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I agree. I measured about 35 mA on mine. No such thing as off anymore. That's one reason I put the inline fuse in. It's an easy disconnect with the spark enclosed.

I think the inline fuse is a good thing. My Scamp came from the factory with a 20 amp fuse inline with the positive lead at the battery. After about 6 years it became corroded and I need to replace the holder and the fuse. Point is it's a good thing but is another failure point.
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Old 05-20-2013, 09:03 PM   #20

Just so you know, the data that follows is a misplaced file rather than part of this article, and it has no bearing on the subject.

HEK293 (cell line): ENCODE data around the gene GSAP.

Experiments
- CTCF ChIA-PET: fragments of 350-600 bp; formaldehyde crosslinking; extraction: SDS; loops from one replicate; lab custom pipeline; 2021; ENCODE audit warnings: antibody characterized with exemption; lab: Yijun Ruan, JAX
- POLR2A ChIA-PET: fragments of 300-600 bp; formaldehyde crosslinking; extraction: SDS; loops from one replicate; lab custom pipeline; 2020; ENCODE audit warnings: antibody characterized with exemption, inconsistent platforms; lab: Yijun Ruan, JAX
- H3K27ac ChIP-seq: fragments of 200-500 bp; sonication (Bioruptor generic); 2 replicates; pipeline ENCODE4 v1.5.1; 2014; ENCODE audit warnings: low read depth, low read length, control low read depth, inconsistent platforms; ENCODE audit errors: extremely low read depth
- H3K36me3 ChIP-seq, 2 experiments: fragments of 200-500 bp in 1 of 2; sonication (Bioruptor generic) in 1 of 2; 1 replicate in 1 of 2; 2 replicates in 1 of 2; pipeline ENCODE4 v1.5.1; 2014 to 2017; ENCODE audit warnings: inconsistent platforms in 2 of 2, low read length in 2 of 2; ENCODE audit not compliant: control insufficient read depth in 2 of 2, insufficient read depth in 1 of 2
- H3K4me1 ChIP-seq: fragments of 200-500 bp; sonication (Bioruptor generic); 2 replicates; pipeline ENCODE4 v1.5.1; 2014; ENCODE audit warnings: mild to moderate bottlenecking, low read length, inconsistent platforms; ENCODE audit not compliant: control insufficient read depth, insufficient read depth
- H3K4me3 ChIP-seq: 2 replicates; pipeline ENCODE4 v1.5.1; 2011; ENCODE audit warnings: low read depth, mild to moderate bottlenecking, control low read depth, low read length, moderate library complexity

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Greetings,

My only experience with an AGM over time is a Lifeline AGM i had in my HAM Shack that lasted about 8 years without any maintenance except proper maintaining with an appropriate AC charger.

Now with our Parkliner #35 and the stock placement of two Optima Blue Top 34 batteries...if i knew then (when ordering) what i know now... I would have paid the extra $$ for the 27 battery with 10 more AH and a built in vent to attach a small tube to vent to outside from their placement in the under-bench battery compartment. Hindsight. While i do expect to get many good years of use out of the 34's, i will probably swap out for 27's when the time comes just cuz.

No maintenance AGMs is my preference. I have two 6v wet cells in our 38' fiver and they need watching and usually only get three to four years out of a pair.